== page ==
Finally, the California Supreme Court concluded that considerations of public policy dictated that the optionee share in the condemnation award, for which reasons it found that the optionee had a property right which, if taken by the government, was compensable under the state constitution, the measure of damages being the excess, if any, of the total award above the optioned purchase price. COUNTY OF SAN DIEGO, at 692.

States which have since approved this approach include Connecticut (TEXACO, INC. v. COMMISSIONER OF TRANSP., 34 Conn. Supp. 194, 383 A.2d 1060 (1977)), Maryland (SHOLOM, INC. v. STATE ROADS COMM'N, 246 Md. 688, 229 A.2d 576 (1967)), Pennsylvania (IN RE GOVERNOR MIFFLIN JOINT SCHOOL AUTH., SUPRA), and Oregon (FULLINGTON v. M. PENN PHILLIPS CO., 238 Ore. 321, 395 P.2d 124 (1964)). SEE ALSO NEW JERSEY v. BAKERS BASIN REALTY CO., 74 N.J. 103, 376 A.2d 1189 (1977), where the New Jersey court questions the viability of an earlier ruling that the option holder had no standing to share in the award in condemnation.

Approval of the rationale of this approach is reflected in leading treatises on contracts. In S. Williston, SUPRA at 72, the writer, in speaking of the assignability of option contracts, says:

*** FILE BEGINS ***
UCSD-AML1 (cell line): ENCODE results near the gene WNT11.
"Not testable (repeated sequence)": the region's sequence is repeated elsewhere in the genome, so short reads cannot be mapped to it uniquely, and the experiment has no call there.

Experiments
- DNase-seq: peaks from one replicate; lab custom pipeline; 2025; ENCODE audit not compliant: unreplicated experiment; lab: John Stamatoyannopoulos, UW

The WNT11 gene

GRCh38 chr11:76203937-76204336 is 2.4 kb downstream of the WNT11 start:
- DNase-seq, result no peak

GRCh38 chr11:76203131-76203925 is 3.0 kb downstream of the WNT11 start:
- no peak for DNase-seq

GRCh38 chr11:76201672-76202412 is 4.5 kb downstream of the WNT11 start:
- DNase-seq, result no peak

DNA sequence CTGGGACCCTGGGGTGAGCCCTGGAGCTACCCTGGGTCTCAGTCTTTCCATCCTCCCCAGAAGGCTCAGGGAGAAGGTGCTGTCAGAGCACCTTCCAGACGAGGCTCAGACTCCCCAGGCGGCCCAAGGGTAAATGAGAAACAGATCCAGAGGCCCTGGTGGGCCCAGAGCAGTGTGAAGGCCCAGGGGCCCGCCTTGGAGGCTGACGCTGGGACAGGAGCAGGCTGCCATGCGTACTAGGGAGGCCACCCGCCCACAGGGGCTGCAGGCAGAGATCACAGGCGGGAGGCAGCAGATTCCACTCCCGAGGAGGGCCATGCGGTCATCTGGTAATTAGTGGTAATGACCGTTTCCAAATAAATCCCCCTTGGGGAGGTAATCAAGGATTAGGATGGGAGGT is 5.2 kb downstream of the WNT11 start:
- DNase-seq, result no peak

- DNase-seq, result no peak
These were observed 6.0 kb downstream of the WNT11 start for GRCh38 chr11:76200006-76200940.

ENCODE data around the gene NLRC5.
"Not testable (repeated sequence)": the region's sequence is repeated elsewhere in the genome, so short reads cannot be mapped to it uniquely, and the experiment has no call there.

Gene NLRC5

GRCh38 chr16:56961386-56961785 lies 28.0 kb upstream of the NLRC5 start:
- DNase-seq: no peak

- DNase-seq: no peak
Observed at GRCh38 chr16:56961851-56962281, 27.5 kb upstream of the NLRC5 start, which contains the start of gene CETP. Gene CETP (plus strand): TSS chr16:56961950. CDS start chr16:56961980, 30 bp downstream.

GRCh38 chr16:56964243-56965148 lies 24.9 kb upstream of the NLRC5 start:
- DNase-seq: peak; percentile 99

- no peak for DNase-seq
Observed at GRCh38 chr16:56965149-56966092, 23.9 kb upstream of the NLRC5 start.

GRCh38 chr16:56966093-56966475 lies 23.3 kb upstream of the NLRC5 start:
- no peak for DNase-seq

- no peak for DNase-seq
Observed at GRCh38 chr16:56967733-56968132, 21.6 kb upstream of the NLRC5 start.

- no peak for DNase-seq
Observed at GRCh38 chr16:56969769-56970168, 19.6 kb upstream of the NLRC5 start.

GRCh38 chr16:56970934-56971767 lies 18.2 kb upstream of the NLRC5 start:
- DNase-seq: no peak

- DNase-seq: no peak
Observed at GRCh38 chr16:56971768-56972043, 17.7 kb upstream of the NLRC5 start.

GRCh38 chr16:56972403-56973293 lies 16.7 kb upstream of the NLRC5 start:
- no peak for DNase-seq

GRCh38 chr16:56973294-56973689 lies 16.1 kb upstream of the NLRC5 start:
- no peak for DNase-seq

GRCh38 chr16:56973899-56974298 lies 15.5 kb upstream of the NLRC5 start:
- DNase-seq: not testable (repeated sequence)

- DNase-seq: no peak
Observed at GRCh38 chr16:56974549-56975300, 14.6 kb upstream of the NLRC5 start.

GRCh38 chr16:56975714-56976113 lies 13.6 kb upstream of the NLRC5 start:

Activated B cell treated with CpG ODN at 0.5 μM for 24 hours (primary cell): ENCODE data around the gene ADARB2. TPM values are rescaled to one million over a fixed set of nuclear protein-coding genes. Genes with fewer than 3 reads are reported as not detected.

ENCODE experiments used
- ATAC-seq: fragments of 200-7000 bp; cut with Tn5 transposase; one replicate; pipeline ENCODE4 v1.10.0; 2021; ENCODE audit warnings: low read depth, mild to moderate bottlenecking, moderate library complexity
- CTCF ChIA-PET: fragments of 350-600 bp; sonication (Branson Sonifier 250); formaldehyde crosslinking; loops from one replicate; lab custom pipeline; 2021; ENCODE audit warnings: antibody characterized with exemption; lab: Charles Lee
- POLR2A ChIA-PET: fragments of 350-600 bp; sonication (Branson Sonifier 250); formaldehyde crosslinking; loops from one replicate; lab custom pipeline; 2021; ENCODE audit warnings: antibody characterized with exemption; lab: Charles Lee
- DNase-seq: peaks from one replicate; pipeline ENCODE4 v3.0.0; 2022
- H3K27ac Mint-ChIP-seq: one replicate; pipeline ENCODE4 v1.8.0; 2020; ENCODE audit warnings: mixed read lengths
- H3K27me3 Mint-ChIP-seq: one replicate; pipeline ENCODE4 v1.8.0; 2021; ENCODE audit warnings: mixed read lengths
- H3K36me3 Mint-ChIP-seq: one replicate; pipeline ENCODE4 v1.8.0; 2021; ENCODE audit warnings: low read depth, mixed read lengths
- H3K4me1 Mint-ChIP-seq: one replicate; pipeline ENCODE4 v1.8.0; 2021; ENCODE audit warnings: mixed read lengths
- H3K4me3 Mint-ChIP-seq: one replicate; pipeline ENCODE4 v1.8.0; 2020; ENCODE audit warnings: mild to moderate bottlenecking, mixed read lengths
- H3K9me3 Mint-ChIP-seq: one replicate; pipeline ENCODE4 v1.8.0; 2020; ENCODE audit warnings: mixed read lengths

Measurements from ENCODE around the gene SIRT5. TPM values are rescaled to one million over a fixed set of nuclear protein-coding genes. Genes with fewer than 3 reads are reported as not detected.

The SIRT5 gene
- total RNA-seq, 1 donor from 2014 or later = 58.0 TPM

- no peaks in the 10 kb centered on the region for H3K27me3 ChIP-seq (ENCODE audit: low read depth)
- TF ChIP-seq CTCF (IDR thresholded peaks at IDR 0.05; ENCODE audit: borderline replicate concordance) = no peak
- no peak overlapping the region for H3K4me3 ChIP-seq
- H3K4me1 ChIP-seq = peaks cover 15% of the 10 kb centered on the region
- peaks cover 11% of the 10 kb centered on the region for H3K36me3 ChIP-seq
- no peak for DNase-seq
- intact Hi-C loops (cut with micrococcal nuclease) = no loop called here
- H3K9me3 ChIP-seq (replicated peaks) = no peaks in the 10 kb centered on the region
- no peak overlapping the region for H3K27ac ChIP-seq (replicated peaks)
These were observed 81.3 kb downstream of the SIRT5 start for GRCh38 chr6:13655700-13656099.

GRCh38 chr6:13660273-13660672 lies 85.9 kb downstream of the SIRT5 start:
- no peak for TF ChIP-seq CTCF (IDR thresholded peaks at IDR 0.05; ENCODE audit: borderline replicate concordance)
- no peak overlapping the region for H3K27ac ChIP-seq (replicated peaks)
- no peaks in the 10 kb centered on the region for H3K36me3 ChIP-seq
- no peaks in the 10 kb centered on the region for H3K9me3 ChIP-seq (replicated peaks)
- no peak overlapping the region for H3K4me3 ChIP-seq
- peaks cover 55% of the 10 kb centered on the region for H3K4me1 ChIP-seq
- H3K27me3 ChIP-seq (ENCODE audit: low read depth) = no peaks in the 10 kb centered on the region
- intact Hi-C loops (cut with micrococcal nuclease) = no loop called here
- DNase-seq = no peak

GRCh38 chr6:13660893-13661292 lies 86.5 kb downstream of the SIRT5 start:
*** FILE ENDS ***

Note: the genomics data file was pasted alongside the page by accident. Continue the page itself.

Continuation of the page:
"[I]t may well be admitted that no interest in land is given by an option and yet asserted that a contract right exists which may be as valuable as an interest in land and which should partake of an ordinary incident of property, like assignability.

(Footnote omitted.) And in 1A A. Corbin, CONTRACTS 272, at 579-80 (1963), it is said:

"Whether the option holder's legal relations to the option giver and to third persons should be described as an "interest" in the land is a mere matter of the use of language; but what those legal relations themselves are depends upon what the courts think that justice and sound policy require. . . .